What Sales Performance Metrics Do You Really Need?

Do you want to know what’s going on in your sales department? For most companies, the problem isn’t too little data — it’s too much data! The amount of sales data you generate in a given year, month, or even a day can be overwhelming. Sales performance metrics give you a way to tap into that data and turn it into usable insights.

Sales Performance Metrics - Infographic

But many sales departments struggle with knowing which metrics they should be looking at. The more data you collect, the more difficult it can be to see the big picture and tune into what you really want and need to know.

The best solution is to narrow your focus. Instead of tracking everything, track only the most important information that will help you to remain profitable, fuel growth, and make essential business decisions. When it comes to understanding trends and their resulting impact, less is more — here are the top five sales performance metrics you should be tracking:

Sales Performance Metrics - Infographic

1. Sales Team Performance

Sales managers should know where their sales team stands at all times. Your sales performance metrics should tell you at a glance who has hit their quota, how far away they are from quota, how many deals they have in the pipeline, how long they take to turn deals into wins, and what products they’re selling the most of (more on this one in a minute).

But also important to sales leaders is knowing if quotas are too high or too low. If you have less than 60% of your sales team not reaching their goals, then you may need to consider lowering your quota. On the opposite end of the spectrum, if you have 80% or more of your team hitting goals, then you likely have some that are coasting until the next cycle.

2. Win Rate / Conversions

Aside from individual performance, you should look at the sales organization’s win rate as a whole. The conversion rate is the number of leads that ultimately become customers. So, if you get 10,000 leads in a month and 10 of them make a purchase, then your win rate is 10%.

Knowing this metric can help you determine how many leads you need each month to hit your revenue goals. For example, if your monthly organizational quota is $100,000 and your average deal size is $1,000, then you know your salespeople need to close 1,000 deals collectively. And if your win rate is 10%, then you know you need 10,000 leads per month.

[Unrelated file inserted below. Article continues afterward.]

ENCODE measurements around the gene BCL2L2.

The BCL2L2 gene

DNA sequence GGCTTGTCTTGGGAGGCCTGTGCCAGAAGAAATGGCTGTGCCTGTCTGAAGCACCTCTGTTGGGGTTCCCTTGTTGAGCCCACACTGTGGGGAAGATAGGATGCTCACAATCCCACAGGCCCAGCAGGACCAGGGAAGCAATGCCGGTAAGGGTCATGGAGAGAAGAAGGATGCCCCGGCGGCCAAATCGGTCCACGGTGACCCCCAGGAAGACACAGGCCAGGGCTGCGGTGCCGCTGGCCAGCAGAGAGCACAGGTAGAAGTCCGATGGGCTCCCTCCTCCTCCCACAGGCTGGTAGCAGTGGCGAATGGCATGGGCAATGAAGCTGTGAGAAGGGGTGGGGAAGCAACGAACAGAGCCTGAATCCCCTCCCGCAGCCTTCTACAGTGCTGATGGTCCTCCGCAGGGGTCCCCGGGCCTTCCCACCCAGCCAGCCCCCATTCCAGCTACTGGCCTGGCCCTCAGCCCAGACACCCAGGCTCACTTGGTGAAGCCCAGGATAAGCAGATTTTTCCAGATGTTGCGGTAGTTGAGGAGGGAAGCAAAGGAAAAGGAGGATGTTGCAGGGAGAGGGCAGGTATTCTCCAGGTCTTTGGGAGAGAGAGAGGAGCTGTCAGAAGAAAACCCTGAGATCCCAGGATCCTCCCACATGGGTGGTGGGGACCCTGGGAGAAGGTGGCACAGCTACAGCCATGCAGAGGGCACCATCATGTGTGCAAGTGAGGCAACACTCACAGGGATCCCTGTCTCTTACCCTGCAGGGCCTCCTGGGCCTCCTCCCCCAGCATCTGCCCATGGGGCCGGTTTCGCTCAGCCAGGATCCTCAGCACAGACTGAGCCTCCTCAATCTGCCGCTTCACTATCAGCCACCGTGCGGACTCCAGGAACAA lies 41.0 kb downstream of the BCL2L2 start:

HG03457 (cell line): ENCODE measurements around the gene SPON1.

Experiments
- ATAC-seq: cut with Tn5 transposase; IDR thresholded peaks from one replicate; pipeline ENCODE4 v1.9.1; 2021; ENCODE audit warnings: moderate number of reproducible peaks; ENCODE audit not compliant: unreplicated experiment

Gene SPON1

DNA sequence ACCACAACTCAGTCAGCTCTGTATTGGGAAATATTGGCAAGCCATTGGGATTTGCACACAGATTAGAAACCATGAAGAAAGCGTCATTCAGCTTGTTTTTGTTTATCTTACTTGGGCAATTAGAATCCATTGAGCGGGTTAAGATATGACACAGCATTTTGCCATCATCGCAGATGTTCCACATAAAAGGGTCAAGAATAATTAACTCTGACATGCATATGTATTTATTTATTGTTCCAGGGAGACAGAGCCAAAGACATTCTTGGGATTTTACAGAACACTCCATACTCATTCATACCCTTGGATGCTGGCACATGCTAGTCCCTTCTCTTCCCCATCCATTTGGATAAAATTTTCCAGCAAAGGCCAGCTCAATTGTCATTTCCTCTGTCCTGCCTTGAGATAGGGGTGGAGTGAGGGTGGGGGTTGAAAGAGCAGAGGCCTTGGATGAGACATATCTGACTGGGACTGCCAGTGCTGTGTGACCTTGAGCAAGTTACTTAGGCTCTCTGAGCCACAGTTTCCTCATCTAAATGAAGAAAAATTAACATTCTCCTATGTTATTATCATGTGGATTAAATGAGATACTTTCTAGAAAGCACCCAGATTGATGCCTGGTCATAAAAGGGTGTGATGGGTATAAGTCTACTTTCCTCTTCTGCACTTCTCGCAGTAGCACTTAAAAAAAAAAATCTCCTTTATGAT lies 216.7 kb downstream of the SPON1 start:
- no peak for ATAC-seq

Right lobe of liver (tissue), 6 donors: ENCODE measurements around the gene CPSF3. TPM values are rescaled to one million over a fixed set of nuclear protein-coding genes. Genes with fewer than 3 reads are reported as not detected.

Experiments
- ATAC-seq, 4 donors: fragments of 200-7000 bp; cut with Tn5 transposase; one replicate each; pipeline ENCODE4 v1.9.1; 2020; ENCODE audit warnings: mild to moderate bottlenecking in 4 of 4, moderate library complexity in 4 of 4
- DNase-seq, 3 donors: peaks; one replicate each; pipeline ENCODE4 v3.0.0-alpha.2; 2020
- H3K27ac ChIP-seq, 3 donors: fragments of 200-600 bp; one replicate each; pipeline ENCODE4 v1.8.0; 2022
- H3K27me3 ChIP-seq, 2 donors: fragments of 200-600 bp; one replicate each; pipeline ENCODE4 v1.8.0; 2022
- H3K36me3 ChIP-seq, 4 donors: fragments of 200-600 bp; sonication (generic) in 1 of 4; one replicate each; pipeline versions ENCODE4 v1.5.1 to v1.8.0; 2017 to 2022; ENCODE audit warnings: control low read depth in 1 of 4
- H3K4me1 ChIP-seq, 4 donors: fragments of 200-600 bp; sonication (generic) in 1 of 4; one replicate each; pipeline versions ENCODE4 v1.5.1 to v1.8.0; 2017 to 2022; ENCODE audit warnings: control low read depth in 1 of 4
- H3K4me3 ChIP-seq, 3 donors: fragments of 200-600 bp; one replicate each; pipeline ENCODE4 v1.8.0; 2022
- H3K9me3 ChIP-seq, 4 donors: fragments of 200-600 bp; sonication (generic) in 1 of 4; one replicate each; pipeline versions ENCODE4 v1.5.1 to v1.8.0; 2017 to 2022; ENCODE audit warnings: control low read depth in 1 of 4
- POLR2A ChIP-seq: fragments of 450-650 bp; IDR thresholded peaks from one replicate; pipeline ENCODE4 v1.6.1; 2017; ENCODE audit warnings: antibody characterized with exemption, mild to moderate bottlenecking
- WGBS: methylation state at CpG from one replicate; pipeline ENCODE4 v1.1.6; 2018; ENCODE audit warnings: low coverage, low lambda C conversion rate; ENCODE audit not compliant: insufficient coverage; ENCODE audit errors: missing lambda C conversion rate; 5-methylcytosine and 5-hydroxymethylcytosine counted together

You can also review your win rate and conversions to see whether your sales reps are becoming more effective. If your win rate is increasing  but  the number of leads are remaining relatively stable, then your sales performance is improving.

However, if the win rate is dropping or you’re not receiving as many leads per month, then it could signal something is wrong with your process, sales team performance, or lead generation strategies.

3. Total Revenue

Your sales process is important, but but at the end of the day, your revenue is what counts the most. It’s not just a matter of how much money you’re bringing in, but how much money you’re generating within a specific time frame. Many business decisions are based on sales projections, not what you’ve produced in the past.

This is one reason why many businesses have shifted to the subscription-based model. Having monthly recurring revenue adds predictability to the process and makes your sales forecasting more accurate.

You should also be able to break down your revenue metric to see where your revenue is coming from. If you’re using the subscription-based model, your revenue sources will either come from new business, upselling and cross-selling, or renewals.

You can then look to see whether specific percentages in each of these categories are growing or shrinking. For example, if you noticed that many customers are churning after three months, you may shift focus to decrease churn, at which point your renewal percentage would climb.

4. Sales Funnel Activity and Leakage

Realistically speaking, not everybody in your sales funnel will make it to the bottom. But it’s important for sales leaders to know exactly where in the funnel they’re losing the most prospects so they can find better ways to plug those holes.

To track sales funnel activity and leakage, you’ll need to dial in to stage by stage conversions. for example, let’s say that half of your new prospects move on to a discovery call. Of those, half will make it to a demo with your sales rep. But in the end, only 1% actually end up buying.

This is a huge drop off considering that half of leads were interested enough to do a discovery call,  which could signal that your sales team isn’t being effective. Knowing this, sales leaders are better able to take appropriate action to fix sales funnel leakage.

5. Product Performance

Sales and marketing alignment is a must, especially as a marketing has assumed a greater role and bringing in qualified leads to the sales team. Sales leaders that track product performance are better able to fuse this alignment with marketing by knowing exactly which products or services are bringing in the most revenue and the highest profits.

If a product is performing well, it’s essential to understand the context around its performance. For example, marketing may have launched a viral campaign that sent sales temporarily skyrocketing. Marketing needs to know how effective their efforts were so that they can continue to repeat their performance or make adjustments to improve.

LeadSquared is Sales Performance Metrics Made Easy!

Are you ready to start making better use of your sales performance metrics? LeadSquared makes it easy to set up usable performance dashboards that tailor your metrics to your company.

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